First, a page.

# Dissipation of energy in inductors

Please explain the dissipation of energy in a circuit containing a resistance and inductor after the switched in the circuit is opened.I mean how do you explain that the energy that is across inductor gets dissipated without any further closed circuit?

• Please include a schematic diagram of your circuit so we can understand what is the effect of opening the switch? – The Photon Feb 4 at 18:20
• Here is an article on the effect of inductive loads on switches. Hope it helps.artisancontrols.com/UtilityImages/ProductSupportPdf/… – Bob D Feb 4 at 21:24

A schematic is needed to give a complete answer, but consider the following:

The voltage across an ideal inductor is given by

$$V(t)=L\frac{dI(t)}{dt}$$

The inductor will therefore generate a high voltage to resist a large change in current which would be the case in attempting to open the circuit with a switch. If the switch is an air gap type, the inductor will create a high enough voltage to create an arc across the switch contacts, ionizing the air in the gap and allowing current to flow through the ionized air. The energy stored in the inductors magnetic field is thus dissipated in the combination of the arc and the series resistor.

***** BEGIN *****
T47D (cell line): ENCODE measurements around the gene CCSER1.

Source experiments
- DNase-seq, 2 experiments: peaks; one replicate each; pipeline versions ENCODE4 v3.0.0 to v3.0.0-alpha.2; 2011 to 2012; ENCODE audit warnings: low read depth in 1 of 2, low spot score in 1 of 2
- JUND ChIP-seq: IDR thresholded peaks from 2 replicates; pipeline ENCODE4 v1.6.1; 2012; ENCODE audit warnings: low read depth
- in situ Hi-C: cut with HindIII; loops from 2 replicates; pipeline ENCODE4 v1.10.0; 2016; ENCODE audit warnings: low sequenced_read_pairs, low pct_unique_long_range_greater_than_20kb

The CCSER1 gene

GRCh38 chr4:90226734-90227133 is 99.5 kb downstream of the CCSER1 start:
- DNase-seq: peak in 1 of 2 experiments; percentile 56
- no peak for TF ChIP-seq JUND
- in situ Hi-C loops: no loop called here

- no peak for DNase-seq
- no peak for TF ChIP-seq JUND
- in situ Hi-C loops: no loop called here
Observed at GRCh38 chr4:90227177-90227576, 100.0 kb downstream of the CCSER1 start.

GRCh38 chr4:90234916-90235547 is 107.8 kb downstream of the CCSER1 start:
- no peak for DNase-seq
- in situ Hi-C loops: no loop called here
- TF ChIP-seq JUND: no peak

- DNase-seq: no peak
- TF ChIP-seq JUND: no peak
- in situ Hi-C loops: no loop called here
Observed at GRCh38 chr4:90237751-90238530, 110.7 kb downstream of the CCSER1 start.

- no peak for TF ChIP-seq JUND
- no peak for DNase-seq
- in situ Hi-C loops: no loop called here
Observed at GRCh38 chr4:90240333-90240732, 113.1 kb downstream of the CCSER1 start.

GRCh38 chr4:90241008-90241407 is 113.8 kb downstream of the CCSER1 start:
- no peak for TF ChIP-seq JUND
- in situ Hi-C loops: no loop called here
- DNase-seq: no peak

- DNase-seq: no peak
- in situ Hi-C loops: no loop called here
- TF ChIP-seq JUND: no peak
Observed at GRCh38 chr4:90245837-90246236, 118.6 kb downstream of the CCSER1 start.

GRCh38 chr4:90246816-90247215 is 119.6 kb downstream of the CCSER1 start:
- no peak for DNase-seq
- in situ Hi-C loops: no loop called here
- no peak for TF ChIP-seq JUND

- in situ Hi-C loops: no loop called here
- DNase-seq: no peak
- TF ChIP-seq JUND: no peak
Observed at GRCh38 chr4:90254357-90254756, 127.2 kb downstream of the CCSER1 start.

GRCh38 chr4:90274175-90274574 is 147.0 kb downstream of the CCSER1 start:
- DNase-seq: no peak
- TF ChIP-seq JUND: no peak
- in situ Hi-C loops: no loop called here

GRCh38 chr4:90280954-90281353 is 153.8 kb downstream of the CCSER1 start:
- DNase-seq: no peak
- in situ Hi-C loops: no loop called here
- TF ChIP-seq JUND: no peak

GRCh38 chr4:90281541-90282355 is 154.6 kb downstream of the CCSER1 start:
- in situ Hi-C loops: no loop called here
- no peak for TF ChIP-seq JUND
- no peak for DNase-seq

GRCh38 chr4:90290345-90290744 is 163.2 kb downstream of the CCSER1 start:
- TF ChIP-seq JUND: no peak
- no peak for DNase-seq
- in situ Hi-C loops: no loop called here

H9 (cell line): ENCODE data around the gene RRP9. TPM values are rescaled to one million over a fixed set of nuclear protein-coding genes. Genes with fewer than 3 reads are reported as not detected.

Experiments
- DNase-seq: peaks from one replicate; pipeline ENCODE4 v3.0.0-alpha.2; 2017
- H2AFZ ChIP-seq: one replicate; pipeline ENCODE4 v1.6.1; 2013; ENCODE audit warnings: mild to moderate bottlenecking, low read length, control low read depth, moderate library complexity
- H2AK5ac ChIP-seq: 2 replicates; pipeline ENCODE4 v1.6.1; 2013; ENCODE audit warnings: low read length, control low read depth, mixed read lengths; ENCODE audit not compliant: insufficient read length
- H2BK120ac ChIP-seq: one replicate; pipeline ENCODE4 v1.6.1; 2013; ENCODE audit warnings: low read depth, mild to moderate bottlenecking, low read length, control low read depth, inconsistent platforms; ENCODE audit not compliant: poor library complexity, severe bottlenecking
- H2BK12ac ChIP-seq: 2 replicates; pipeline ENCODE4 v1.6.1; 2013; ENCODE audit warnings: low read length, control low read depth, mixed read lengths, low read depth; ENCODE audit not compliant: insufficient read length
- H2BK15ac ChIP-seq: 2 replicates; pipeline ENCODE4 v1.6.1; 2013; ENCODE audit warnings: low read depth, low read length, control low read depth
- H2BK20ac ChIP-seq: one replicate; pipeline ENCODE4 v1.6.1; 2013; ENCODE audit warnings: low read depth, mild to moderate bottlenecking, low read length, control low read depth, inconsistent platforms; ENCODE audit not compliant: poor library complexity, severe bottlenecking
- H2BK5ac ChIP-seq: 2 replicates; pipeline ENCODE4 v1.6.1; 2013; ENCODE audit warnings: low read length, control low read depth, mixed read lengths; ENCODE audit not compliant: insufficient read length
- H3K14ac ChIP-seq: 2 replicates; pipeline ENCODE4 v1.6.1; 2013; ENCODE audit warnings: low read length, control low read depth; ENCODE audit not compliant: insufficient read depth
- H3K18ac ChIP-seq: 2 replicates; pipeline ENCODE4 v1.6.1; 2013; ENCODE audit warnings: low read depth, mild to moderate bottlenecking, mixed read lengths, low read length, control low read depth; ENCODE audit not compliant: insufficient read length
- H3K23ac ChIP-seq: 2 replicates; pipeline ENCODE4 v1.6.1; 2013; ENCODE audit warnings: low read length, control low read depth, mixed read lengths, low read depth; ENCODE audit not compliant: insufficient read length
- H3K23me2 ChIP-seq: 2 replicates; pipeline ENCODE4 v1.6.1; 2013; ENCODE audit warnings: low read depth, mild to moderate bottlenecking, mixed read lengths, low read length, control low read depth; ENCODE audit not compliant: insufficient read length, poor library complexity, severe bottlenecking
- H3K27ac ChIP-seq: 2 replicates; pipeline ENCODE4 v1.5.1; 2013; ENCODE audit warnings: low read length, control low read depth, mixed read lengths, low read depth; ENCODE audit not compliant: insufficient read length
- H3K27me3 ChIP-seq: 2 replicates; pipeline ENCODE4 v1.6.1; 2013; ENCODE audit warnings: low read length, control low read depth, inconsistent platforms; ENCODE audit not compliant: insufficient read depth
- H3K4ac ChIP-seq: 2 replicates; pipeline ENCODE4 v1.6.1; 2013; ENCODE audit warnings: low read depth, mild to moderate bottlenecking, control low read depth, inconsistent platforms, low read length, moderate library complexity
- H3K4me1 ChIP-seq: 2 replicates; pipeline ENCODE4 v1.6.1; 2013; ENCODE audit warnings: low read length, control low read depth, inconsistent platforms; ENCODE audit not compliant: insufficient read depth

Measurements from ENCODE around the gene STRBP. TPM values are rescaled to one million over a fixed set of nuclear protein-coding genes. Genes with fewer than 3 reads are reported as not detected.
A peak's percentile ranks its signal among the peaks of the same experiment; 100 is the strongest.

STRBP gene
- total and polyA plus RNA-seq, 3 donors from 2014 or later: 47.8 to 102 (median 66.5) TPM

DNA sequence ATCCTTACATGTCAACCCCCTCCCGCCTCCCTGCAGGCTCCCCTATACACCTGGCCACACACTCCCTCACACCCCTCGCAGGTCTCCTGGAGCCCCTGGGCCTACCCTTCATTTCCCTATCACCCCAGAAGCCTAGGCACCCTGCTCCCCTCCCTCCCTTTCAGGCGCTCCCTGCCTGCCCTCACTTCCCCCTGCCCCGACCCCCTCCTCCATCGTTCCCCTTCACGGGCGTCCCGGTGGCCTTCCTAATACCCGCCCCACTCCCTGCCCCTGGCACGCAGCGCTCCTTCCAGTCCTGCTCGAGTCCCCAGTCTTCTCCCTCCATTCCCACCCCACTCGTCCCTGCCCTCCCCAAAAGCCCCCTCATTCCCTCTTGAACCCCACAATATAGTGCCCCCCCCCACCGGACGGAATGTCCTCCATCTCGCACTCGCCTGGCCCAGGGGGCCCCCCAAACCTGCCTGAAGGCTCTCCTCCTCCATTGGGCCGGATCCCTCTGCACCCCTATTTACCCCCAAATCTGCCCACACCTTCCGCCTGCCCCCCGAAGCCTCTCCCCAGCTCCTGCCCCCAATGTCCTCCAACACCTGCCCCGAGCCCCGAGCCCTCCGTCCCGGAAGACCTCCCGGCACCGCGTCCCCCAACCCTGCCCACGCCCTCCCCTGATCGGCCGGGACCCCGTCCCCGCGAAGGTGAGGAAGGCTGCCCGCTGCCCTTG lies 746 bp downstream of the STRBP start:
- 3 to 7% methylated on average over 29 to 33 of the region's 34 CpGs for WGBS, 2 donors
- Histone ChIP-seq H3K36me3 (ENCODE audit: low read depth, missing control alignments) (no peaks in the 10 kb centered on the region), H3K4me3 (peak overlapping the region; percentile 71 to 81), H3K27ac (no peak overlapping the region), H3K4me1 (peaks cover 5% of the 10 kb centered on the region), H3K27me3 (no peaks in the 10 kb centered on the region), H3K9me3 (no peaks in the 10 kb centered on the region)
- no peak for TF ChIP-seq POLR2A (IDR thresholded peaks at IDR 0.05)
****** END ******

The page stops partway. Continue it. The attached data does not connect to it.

Hope this helps.

• @JustyLaurent Answer was acceptable? – Bob D Feb 4 at 20:07
• What if the arc does not happen and the current does not continue through the gap? – Ján Lalinský Feb 4 at 21:15
• @JánLalinský But it does happen. Switches that control inductive loads have to have special inductive load ratings since arcing due to inductive loads can damage the contacts. – Bob D Feb 4 at 21:19
• It happens if the electric field is strong enough. If not, the air behaves as isolator and there is no arc. – Ján Lalinský Feb 4 at 21:23
• @JánLalinský Here is an article on the effects of inductive loads on switches.artisancontrols.com/UtilityImages/ProductSupportPdf/… – Bob D Feb 4 at 21:23